The principal aim of this preliminary study was to validate a version of the SOR task that could be used for further research on perceptual learning effects. In this regard, the experiment has been a success. It has been able to establish a situation in which rats can discriminate the stimuli after short exposure and another in which the discrimination is more difficult, this latter protocol being optimal for assessing the effects of preexposure on stimulus differentiation. Moreover, during the familiarization trial the rats did not display a significant preference for any of the objects in particular, or their position in the arena. The more recent reviews about tasks such as the one tested here (i.e., Ammen-Ali et al., 2015, Blaser & Heyser, 2015), have noted that animals usually display preferences for certain objects and spatial locations, and these variables could affect the results found on the test. Thus, an extra advantage of our experimental situation is the control of such potentially confounding variables.

Further, the study represents a potentially important alternative to the standard interpretation of the results of the task. In particular, our findings suggest that the absence of differences exploring the novel and familiar stimuli do not necessarily imply the existence of memory deficits. It is entirely plausible that, results of this sort might also be reflecting perceptual learning deficits due to short or insufficient exposure when the stimuli are very difficult to discriminate. Such learning deficits could be operating instead of or in addition to the memory impairments assumed to occur in normal or pathological aging and other pathological processes (see also Eacott & Heywood, 1995; Norman and Eacott, 2003). These are issues that need to be addressed in further research, since tasks such as the one employed in the present paper provide a potentially useful tool for the study of animal models of memory developed within the field of behavioral neuroscience.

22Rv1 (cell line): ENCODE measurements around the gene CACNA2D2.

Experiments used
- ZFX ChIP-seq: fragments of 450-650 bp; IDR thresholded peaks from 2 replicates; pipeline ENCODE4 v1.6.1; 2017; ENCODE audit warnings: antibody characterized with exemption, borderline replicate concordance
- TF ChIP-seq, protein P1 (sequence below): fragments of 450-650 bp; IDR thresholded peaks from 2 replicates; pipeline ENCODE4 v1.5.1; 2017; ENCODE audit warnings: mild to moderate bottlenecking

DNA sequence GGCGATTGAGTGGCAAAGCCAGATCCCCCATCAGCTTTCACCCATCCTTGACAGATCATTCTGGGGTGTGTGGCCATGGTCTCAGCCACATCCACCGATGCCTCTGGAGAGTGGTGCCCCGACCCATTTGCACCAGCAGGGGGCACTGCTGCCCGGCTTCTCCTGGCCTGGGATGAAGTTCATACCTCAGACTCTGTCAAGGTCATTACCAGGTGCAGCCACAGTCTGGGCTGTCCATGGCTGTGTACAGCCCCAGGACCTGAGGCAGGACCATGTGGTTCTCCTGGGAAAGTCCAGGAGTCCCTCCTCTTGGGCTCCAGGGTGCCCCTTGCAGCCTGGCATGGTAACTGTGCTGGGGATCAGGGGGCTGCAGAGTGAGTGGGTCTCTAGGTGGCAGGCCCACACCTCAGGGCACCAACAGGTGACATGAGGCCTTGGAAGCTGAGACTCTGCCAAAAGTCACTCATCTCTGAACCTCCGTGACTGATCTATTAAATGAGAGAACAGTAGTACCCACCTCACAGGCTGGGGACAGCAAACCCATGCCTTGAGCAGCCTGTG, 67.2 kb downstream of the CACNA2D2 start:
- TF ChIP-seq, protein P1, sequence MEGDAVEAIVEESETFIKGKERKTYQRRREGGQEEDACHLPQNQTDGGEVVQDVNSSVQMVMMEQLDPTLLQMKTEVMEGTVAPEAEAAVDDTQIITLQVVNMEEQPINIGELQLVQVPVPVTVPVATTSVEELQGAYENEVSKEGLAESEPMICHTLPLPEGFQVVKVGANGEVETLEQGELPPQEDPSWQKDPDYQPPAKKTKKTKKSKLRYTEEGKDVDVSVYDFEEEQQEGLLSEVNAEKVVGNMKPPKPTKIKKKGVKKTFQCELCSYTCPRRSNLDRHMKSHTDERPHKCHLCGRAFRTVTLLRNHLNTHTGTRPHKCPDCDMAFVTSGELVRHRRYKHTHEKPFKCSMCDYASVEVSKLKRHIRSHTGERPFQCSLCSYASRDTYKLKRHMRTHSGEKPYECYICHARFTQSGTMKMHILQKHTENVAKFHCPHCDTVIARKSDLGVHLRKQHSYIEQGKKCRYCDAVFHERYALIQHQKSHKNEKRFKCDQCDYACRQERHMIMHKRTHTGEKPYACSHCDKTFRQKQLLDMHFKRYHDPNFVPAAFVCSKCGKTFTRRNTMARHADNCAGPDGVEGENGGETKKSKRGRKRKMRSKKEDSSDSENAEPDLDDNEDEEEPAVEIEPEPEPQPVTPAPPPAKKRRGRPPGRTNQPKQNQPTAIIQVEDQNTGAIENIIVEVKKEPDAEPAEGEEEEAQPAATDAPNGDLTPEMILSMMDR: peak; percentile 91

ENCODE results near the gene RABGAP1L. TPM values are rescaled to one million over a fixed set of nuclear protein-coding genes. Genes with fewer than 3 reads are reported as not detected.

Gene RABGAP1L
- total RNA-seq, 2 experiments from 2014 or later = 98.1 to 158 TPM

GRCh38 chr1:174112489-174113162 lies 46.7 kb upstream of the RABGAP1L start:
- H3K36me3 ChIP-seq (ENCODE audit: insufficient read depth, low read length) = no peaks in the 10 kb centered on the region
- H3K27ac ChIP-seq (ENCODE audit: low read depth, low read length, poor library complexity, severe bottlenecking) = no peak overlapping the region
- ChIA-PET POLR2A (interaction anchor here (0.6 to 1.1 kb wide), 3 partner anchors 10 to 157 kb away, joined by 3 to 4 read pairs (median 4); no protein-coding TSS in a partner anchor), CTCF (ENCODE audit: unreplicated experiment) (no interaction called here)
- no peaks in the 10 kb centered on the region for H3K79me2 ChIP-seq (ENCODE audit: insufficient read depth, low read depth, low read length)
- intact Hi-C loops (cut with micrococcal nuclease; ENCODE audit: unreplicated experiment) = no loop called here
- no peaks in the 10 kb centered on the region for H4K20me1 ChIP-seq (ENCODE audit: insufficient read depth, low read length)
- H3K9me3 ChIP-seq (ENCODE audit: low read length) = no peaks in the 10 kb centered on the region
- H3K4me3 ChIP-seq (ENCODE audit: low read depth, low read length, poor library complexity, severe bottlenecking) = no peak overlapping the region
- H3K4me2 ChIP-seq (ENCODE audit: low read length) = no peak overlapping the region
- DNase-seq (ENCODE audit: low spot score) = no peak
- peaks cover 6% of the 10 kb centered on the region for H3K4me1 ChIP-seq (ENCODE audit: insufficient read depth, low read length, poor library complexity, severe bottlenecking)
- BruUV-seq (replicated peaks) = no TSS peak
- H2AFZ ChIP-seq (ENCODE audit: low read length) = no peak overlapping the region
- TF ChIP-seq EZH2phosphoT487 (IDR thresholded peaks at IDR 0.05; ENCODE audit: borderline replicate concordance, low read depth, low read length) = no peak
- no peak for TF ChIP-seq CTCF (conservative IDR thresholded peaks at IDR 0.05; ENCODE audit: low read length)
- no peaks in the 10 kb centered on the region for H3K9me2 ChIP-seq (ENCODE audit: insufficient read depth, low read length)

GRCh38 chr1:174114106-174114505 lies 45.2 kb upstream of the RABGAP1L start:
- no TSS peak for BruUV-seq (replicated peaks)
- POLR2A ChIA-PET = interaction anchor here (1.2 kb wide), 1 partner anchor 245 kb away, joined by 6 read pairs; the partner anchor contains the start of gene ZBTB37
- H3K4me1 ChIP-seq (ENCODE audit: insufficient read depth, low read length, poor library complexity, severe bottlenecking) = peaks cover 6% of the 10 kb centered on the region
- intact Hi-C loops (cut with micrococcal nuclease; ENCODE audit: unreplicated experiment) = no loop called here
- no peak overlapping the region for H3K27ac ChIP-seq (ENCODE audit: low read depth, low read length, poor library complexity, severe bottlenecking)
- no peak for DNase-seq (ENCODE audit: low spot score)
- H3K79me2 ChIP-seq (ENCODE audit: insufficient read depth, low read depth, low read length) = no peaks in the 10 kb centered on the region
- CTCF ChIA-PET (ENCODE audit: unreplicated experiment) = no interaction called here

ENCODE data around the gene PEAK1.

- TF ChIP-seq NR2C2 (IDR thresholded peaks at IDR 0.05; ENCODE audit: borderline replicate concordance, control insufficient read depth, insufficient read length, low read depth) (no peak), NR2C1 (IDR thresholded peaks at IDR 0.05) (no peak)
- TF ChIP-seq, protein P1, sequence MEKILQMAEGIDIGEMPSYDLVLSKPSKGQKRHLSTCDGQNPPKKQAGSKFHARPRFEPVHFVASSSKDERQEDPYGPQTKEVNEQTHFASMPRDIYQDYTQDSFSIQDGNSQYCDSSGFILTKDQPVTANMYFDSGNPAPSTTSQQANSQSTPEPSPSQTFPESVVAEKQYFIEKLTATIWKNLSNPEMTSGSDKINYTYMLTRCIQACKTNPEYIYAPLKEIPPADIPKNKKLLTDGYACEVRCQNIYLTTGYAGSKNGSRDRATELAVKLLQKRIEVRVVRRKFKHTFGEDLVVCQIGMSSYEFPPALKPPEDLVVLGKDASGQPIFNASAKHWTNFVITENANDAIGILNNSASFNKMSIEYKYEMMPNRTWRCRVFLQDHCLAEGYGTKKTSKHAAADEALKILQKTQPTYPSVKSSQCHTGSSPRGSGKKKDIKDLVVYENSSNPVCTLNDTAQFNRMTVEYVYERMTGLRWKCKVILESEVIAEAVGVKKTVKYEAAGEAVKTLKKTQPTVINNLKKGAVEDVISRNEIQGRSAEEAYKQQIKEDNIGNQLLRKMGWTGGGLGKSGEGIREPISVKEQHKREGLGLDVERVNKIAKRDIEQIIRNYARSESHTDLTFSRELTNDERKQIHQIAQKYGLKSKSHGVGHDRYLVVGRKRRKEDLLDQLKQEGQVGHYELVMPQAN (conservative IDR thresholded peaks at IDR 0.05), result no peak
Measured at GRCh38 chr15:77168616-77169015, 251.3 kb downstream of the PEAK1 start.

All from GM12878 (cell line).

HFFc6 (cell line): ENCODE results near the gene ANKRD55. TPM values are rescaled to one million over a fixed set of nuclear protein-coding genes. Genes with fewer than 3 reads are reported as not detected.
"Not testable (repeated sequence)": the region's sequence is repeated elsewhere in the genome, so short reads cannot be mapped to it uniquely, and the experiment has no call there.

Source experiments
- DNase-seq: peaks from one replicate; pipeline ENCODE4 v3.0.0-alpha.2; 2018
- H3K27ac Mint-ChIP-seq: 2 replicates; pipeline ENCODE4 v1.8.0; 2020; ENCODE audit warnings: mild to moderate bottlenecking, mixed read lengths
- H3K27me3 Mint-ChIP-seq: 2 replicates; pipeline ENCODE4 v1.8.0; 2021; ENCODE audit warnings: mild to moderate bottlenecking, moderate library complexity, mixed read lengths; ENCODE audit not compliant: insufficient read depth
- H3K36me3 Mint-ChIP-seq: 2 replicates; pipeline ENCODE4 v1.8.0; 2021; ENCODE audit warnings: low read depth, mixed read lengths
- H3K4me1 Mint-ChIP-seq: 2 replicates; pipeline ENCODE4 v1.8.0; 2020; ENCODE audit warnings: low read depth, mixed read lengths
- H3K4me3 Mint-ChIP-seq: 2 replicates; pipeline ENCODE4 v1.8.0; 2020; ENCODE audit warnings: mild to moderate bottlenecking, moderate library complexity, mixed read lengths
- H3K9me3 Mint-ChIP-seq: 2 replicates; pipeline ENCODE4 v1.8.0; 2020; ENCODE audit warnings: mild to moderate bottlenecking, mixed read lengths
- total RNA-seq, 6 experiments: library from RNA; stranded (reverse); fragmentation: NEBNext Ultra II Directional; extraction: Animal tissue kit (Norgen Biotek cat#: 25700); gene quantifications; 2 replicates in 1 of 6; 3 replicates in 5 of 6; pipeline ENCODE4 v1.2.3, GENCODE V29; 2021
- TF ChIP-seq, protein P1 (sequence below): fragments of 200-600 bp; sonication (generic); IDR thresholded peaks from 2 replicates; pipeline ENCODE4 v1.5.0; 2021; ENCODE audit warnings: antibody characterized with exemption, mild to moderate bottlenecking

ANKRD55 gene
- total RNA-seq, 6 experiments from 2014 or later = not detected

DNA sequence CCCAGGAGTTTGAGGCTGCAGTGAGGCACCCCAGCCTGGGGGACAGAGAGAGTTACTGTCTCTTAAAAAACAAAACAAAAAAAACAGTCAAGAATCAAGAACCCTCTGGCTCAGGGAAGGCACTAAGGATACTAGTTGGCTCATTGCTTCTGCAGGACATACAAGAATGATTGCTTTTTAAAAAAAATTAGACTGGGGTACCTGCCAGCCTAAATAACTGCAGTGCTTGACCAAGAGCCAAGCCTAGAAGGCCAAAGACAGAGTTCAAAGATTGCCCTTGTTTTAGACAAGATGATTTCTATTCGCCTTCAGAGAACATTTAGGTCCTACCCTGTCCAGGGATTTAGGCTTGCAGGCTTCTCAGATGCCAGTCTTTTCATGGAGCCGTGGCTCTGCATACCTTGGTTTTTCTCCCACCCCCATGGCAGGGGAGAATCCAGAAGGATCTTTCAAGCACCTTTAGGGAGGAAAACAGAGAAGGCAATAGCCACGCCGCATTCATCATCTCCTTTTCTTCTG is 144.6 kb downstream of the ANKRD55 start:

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Rocio Angulo * (1), Naiara Arriola (2), and Gumersinda Alonso (2)

(1) Instituto de Ciencias Biomedicas, Universidad Autonoma de Chile

(2) Universidad del Pais Vasco, UPV/EHU

* Acknowledgements: This research was supported by grants from the Spanish Ministerio de Economia y Competitividad (PSI2011-2431), Gobierno Vasco (IT-694-13), and Fondo Nacional de Desarrollo Cientifico y Tecnologico de Chile (FONDECYT, Proyecto 11140017). The authors would like to thank SGIker for personal and technical support. Correspondence concerning this article should be addressed to Rocio Angulo, Instituto de Ciencias Biomedicas, Universidad Autonoma de Chile, Llano Subercaseaux, 2801, Santiago de Chile, Chile. E-mail: r.angigle@

Leyenda: Figure 1. Objects used in the experiment. For the easy conditions the stimuli presented on test were A and B or A" and B" (counterbalanced in each group). For the difficult conditions the stimuli presented on test were A and A" or B and B" (counterbalanced in each group).

Leyenda: Figure 2. The upper part of Figure shows the time (mean [+ o -] SEM) that the rats in the four experimental conditions spent exploring the novel and familiar objects. The lower part of the figure shows the number of approaches (mean [+ o -] SEM) to the novel and familiar stimuli made by the rats in the four experimental conditions.
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Author:Angulo, Rocio; Arriola, Naiara; Alonso, Gumersinda
Date:Jul 1, 2017